• Teratogenicity: Yes

    Letrozole is contraindicated in pregnancy. Adequate contraception should be used by both sexes during treatment, and for at least: 

    • 20 days after the last dose for females (product monograph recommendation) or
    • 6 months after the last dose for males (general recommendation).
  • Breastfeeding: Contraindicated
  • Fertility effects: Probable

    Administration of letrozole to female rats resulted in decreased mating/pregnancy ratios and increased pre-implantation loss. Administration of letrozole to male rats resulted in decreased sperm count and motility and testicular changes; severe reductions in the number of sperm-positive and pregnant females were evident.

 
H - Interactions

Administration with cimetidine had no significant effect on letrozole’s pharmacokinetics, and letrozole had no significant effect on warfarin’s pharmacokinetic parameters.

However, letrozole is a strong inhibitor of CYP2A6 and a moderate inhibitor of CYP2C19 (at doses higher than those achieved with clinical doses). Caution is advised with concomitant administration of drugs with a narrow therapeutic index (e.g. phenytoin, clopidogrel) that are mainly metabolized by these isoenzymes.

AGENT EFFECT MECHANISM MANAGEMENT
Tamoxifen, other anti-estrogens, estrogen-containing or estrogenic agents May ↓ letrozole efficacy; tamoxifen ↓ letrozole levels by 38% on average Unknown Avoid concomitant use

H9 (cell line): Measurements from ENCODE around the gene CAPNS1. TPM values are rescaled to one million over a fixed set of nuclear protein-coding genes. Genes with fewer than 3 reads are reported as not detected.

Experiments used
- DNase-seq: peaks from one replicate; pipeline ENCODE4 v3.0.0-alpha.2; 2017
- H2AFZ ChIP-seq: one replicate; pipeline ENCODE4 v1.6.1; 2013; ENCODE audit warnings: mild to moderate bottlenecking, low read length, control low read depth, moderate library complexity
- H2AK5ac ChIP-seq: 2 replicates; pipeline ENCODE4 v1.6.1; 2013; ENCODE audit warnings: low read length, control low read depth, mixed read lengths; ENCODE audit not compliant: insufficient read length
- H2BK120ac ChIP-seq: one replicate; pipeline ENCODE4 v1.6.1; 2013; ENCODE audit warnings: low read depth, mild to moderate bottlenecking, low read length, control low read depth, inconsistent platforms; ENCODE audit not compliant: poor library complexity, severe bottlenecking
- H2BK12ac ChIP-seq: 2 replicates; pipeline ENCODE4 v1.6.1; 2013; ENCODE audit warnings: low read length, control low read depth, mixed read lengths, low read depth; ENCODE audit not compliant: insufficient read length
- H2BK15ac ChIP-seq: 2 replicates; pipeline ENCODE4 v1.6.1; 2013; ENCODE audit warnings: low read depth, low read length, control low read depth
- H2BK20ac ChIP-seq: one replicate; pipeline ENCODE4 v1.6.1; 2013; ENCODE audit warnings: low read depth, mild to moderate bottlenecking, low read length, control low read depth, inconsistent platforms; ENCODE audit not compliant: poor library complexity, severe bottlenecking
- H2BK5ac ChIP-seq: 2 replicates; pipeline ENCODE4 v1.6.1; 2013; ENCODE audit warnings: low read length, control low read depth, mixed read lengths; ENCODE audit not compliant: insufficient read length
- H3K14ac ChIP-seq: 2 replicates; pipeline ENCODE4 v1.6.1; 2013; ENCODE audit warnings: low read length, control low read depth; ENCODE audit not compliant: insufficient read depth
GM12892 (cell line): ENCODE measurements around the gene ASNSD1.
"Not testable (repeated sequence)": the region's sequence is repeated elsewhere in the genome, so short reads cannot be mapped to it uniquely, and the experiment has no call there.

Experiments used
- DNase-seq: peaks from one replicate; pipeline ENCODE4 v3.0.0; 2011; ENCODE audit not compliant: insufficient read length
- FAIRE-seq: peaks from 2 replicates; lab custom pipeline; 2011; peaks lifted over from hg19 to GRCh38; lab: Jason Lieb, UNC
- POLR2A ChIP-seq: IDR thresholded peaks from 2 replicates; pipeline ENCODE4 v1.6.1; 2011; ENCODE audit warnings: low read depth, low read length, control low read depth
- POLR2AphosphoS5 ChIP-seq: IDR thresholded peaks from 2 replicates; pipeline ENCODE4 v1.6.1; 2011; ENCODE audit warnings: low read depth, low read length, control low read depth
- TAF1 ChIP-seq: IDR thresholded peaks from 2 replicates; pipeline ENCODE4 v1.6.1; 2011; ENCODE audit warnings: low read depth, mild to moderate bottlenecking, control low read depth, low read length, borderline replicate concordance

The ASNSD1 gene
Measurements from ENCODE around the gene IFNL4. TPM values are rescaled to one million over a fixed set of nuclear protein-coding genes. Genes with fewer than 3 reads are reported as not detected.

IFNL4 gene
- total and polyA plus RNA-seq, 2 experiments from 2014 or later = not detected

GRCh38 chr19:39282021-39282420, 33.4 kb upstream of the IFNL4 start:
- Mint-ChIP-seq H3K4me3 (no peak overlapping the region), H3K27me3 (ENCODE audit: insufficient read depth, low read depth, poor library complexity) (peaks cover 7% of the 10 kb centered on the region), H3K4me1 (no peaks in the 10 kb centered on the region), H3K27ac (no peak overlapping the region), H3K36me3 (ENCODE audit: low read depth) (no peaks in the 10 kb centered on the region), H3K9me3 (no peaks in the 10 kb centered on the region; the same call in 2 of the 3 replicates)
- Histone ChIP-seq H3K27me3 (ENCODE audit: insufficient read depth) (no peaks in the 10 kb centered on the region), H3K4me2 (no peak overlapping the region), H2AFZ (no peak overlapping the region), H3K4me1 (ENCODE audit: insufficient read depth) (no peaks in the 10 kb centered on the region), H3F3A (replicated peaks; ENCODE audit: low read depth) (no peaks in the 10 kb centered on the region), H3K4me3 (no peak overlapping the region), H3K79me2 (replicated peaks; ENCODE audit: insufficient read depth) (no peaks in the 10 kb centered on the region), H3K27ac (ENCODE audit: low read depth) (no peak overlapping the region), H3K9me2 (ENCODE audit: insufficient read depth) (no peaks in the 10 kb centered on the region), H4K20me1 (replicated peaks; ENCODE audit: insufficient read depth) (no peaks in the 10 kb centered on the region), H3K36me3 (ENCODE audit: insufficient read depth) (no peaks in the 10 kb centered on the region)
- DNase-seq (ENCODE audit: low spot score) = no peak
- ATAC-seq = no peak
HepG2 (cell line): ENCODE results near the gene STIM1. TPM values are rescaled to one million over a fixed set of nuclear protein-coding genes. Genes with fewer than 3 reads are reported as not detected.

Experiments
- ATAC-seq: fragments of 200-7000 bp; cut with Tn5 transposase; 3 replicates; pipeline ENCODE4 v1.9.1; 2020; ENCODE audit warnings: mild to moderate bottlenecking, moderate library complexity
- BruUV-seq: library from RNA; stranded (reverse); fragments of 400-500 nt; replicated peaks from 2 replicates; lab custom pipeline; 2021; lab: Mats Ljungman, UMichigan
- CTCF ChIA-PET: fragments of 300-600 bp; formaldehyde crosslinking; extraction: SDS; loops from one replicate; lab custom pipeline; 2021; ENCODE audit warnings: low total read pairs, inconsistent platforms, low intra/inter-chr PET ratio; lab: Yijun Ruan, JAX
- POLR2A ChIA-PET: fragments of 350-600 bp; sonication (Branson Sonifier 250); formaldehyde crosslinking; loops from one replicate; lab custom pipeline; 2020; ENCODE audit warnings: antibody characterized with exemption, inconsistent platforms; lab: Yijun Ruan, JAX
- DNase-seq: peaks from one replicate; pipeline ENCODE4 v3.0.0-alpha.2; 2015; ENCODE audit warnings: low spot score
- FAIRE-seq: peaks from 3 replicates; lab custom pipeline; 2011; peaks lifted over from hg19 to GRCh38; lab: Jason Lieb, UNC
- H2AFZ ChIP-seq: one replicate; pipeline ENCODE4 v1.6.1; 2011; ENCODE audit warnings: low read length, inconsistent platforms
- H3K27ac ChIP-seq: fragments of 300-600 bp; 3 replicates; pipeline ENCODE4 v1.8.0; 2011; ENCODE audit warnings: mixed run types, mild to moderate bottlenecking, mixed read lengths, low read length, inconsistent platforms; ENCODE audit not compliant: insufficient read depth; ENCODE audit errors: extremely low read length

CYP3A4 inhibitors (i.e. ketoconazole, clarithromycin, ritonavir, fruit or juice from grapefruit, Seville oranges or starfruit) ↑ letrozole concentration or adverse effects (theoretical) ↓ letrozole metabolism Caution with strong CYP3A4 inhibitors (theoretical)
CYP2A6 inhibitors (e.g. methoxsalen, tranylcypromine) ↑ letrozole concentration or adverse effects (theoretical) ↓ letrozole metabolism Caution with strong CYP2A6 inhibitors (theoretical)
CYP3A4 inducers (i.e. phenytoin, rifampin, dexamethasone, carbamazepine, phenobarbital, St. John’s Wort, etc) ↓ letrozole concentration or efficacy (theoretical) ↑ letrozole metabolism Caution with strong CYP3A4 inducers (theoretical)
 
I - Recommended Clinical Monitoring

Treating physicians may decide to monitor more or less frequently for individual patients but should always consider recommendations from the product monograph.

Recommended Clinical Monitoring

Monitor Type Monitor Frequency

Serum cholesterol and lipids evaluation

Baseline and as clinically indicated

Bone mineral density

Baseline and as clinically indicated

LH, FSH and/or estradiol levels (in patients whose menopausal status is unclear or who become amenorrheic after chemotherapy)

Baseline and regularly during the first 6 months of treatment

Clinical toxicity assessment of fatigue, estrogen deprivation symptoms, musculoskeletal, cardiovascular, thromboembolism, GI and GU effects, ophthalmic, dermatologic effects